Snyder acknowledges that tax compliance is expensive due to the sheer volume of required tax filings and electronic reports. But Brazilian customs and tax regulations offer special rules for aerospace companies. “For example, we have realized some tax benefits for work performed in Brazil, such as reduction of the VAT [valued added tax] rate from 18 percent to 4 percent for import and sales of some aerospace parts.”

But moving UTC parts in or out of Brazil still takes 10-30 days due to paperwork and inspections. The types of inspections determine how much time customs take, and Snyder says clarifying inspection levels would help speed things up. “As aerospace requirements and regulations mature in Brazil, we look forward to improving our processes to mitigate the risk of more tedious inspections and reduce the time to get parts through customs.”

UTC's MRO facility for nacelles and reversers, based in Atibaia, helps support Brazilian customers. The company also provides a pool of parts through its Prime Solution program, which makes rotable assets available. But Snyder says Brazilian laws on exchanging aviation assets are not as clear as they are for other industries.

The U.S. manufacturer has increased inventories for the most frequently used parts. And it concentrates all imports and exports for Brazil with one vendor, reducing freight, brokerage costs and fees.

Honeywell's Brazilian customers are responsible for the actual importation of Honeywell parts into the country, so the U.S. OEM has limited familiarity with Brazilian customs, says spokesman Nathan Drevna.

However, Honeywell keeps, in partnership with one of its authorized dealers in Brazil's business and general aviation (BGA) market, a regional pool of parts at a bonded warehouse. Honeywell parts stocked at this facility can be released in 2-4 hr., any day, any time. Honeywell BGA also has a network of service-center channel partners that stock materials to be used in repairs, modifications and upgrades.

If a part cannot be obtained from the bonded warehouse and must be imported from the U.S., Honeywell recommends that an authorized Honeywell dealer in Brazil handle importation. “They are experienced with importation and have a good history and reputation with customs,” Drevna says. “The chances for a fast and smooth importation process are much better.”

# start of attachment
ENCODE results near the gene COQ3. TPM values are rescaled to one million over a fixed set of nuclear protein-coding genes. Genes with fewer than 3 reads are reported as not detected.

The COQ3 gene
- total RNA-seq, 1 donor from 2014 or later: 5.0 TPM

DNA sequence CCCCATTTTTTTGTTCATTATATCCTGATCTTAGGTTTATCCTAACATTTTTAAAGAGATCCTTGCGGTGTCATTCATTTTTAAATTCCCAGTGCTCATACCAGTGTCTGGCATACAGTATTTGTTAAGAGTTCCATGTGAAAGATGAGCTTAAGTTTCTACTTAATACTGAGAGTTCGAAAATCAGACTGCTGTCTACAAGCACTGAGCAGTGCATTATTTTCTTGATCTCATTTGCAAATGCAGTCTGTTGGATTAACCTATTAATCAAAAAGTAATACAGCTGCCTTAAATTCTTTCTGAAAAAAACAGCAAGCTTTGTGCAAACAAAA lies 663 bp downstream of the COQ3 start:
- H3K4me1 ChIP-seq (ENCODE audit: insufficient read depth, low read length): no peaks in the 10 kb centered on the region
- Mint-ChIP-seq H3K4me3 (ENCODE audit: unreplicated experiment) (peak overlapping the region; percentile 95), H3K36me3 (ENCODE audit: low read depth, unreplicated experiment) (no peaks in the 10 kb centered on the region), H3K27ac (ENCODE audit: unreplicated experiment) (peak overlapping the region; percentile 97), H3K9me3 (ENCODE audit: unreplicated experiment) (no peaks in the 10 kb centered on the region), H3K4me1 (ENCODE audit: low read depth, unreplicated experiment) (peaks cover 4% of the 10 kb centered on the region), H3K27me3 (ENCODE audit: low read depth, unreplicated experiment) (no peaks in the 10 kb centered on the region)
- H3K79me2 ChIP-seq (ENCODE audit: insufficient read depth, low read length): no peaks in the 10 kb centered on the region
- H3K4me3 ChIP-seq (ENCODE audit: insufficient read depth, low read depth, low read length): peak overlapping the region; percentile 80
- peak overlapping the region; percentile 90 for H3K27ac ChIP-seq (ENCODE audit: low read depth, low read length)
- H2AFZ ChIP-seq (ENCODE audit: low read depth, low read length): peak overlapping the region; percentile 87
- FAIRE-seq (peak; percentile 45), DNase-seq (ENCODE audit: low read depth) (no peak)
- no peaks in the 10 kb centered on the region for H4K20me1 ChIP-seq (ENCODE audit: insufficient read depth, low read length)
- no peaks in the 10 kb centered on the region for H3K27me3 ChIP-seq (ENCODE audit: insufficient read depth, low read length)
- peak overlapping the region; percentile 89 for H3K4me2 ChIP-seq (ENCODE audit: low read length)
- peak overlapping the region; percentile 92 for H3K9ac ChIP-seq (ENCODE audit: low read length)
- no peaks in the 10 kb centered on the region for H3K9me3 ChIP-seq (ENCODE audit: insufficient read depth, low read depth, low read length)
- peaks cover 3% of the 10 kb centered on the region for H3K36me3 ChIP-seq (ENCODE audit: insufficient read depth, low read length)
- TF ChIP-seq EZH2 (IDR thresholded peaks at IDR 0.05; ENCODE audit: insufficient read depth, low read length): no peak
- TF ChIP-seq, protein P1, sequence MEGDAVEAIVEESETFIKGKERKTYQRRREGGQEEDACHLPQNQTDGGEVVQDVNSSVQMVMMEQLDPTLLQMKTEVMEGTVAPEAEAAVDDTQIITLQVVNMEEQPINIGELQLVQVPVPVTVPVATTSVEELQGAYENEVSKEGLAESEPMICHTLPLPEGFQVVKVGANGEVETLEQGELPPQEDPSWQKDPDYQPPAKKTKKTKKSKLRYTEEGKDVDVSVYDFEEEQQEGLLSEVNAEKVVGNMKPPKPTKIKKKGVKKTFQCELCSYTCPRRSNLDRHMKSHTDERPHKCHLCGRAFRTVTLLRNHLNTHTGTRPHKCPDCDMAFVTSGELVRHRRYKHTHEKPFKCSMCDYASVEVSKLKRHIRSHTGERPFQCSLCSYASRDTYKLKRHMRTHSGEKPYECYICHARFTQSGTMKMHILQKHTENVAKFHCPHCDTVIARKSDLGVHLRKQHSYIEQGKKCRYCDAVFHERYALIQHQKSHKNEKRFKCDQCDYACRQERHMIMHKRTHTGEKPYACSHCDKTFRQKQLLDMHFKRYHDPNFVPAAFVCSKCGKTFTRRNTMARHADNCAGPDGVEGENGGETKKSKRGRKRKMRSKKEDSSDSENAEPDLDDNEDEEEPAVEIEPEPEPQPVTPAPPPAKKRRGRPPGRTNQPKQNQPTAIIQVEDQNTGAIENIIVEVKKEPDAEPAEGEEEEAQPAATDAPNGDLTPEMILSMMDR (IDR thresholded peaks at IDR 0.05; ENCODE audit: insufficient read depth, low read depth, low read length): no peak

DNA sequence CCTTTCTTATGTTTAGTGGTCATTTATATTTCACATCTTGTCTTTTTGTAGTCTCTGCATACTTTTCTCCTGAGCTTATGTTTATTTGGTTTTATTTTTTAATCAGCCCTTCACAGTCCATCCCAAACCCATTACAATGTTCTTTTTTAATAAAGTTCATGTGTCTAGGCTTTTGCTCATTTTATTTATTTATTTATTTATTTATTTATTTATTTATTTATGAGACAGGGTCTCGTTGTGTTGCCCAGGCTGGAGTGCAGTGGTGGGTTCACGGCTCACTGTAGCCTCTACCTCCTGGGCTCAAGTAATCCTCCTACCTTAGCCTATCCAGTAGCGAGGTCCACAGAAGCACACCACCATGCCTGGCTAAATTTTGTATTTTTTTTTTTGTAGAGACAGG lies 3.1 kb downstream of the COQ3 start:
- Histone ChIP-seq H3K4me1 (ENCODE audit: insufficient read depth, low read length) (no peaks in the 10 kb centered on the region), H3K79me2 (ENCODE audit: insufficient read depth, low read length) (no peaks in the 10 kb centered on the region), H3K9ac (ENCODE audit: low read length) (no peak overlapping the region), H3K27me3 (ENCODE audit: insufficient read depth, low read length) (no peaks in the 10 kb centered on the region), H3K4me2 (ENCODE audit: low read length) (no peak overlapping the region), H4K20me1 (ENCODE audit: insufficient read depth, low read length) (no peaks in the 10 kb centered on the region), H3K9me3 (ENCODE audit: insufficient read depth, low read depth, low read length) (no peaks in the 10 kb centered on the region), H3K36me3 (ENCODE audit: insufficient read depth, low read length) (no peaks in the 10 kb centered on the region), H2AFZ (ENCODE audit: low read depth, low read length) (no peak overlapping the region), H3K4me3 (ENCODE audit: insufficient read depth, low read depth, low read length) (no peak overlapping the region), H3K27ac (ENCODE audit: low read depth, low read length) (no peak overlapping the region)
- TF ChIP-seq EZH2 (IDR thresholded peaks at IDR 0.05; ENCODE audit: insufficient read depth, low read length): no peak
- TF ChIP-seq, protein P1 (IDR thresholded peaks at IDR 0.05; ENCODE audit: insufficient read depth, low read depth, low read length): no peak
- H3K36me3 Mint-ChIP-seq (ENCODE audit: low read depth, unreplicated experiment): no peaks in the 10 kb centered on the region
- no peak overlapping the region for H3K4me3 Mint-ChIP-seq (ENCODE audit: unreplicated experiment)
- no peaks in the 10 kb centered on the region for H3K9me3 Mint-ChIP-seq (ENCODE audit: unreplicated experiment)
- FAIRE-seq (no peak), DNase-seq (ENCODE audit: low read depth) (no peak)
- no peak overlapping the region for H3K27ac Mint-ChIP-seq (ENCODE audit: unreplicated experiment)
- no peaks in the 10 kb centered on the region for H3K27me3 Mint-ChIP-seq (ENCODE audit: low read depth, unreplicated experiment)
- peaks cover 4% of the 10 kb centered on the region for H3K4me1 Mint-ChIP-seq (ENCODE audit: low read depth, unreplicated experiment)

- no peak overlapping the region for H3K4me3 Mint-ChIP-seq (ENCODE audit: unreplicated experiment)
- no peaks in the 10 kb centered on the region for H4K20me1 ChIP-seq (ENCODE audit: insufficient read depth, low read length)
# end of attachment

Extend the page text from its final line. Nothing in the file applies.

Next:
However, Nelson Aquino, managing director of Rockwell Collins Brazil, argues that customs clearance there is no more challenging than it is in any other country in which Rockwell does business. “It is just a matter of understanding the process and planning and adjusting accordingly.”

Rockwell is promoting its Dispatch asset-management program. Under Dispatch, airlines would be assured consigned spares at hub and line stations, dedicated or closed regional pools, availability monitoring and repair performance guarantees. The company is considering putting spares pools in Brazil either at a Rockwell site in Sao Jose dos Campos or at partner facilities.

James Hardman, vice president of customer services for Latin America at AJ Walter (AJW) Aviation, says customs processes in Brazil are complex and differ from U.S. processes, the usual reference point. Fortunately, Hardman says, Brazilian operators are adept at navigating these processes and often route deliveries through their hubs or freight forwarders in Miami. So part brokers like AJ Walter usually deliver parts to Miami.

Furthermore, airlines are exempt from paying two main taxes—those for imports and industrial products. So importation costs mostly involve warehousing and freight.

AJW must ensure that two copies of the customs invoice are signed in blue ink, that these copies are inside and outside the box, and that all other paperwork is in place. Brazilian airlines usually manage the rest.

AJ Walter now holds substantial inventory in Miami, an excellent distribution point for most locations in Brazil. Hardman says logistics providers such as FedEx offer quick, reasonably priced service to the country. But hazardous goods can be problematic and these providers do not service all Brazilian cities.

Hardman says there have been some local initiatives to pool parts among airlines. But there is some question whether the synergies actually are available to Brazil's airlines, given their scale and disparate equipment.

The country has eight passenger airlines, but only a few of significant size—Avianca Brazil, TAM, GOL and Varig .There is surely some commonality in parts required for these major fleets, but perhaps not enough to justify much pooling among them.